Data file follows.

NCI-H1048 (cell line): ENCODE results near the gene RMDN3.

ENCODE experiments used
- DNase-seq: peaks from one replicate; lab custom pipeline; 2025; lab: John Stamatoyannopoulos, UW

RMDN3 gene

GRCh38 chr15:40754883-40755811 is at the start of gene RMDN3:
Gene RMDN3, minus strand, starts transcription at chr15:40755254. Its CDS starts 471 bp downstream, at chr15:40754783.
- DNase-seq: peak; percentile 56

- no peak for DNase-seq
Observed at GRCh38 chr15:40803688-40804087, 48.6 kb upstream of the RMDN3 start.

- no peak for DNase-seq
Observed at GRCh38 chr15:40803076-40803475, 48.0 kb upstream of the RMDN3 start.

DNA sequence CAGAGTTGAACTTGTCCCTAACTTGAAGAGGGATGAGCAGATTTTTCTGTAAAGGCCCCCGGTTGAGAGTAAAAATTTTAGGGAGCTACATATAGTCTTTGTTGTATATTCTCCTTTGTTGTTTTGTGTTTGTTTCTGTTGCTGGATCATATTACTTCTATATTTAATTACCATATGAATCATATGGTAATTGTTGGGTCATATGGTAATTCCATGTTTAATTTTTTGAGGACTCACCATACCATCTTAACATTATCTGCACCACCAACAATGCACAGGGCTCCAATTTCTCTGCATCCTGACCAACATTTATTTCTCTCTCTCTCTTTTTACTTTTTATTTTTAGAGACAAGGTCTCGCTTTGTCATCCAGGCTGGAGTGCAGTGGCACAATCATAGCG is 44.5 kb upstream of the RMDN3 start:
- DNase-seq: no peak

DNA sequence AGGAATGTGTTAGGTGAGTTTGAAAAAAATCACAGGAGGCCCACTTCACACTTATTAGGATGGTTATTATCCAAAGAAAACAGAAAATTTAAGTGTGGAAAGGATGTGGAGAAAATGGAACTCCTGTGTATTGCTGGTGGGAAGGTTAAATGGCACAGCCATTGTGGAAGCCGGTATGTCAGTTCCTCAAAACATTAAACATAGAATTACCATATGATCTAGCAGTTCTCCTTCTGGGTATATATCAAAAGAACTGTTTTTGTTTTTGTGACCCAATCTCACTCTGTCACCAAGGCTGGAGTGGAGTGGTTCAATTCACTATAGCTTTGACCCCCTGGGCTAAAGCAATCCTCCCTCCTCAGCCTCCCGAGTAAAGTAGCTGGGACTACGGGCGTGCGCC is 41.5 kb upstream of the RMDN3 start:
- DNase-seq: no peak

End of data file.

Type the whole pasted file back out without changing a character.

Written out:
NCI-H1048 (cell line): ENCODE results near the gene RMDN3.

ENCODE experiments used
- DNase-seq: peaks from one replicate; lab custom pipeline; 2025; lab: John Stamatoyannopoulos, UW

RMDN3 gene

GRCh38 chr15:40754883-40755811 is at the start of gene RMDN3:
Gene RMDN3, minus strand, starts transcription at chr15:40755254. Its CDS starts 471 bp downstream, at chr15:40754783.
- DNase-seq: peak; percentile 56

- no peak for DNase-seq
Observed at GRCh38 chr15:40803688-40804087, 48.6 kb upstream of the RMDN3 start.

- no peak for DNase-seq
Observed at GRCh38 chr15:40803076-40803475, 48.0 kb upstream of the RMDN3 start.

DNA sequence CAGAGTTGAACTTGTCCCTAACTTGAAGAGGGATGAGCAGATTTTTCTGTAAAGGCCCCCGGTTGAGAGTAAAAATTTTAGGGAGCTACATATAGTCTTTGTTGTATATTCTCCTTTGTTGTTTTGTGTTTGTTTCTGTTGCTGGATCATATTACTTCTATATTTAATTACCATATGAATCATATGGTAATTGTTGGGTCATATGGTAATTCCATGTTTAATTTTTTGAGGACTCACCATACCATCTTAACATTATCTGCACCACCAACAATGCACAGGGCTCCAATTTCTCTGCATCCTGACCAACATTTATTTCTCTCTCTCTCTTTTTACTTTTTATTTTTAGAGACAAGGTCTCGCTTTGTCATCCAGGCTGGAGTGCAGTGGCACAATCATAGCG is 44.5 kb upstream of the RMDN3 start:
- DNase-seq: no peak

DNA sequence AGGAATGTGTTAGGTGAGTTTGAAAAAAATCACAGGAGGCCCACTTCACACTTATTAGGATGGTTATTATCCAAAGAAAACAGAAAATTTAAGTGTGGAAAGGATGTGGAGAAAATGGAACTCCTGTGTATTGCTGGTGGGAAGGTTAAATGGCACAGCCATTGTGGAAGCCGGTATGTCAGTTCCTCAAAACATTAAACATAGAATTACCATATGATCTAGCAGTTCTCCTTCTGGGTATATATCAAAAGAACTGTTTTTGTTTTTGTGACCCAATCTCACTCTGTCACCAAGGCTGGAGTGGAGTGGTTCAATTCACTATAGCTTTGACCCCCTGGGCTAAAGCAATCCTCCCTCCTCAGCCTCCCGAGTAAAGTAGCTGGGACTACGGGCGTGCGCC is 41.5 kb upstream of the RMDN3 start:
- DNase-seq: no peak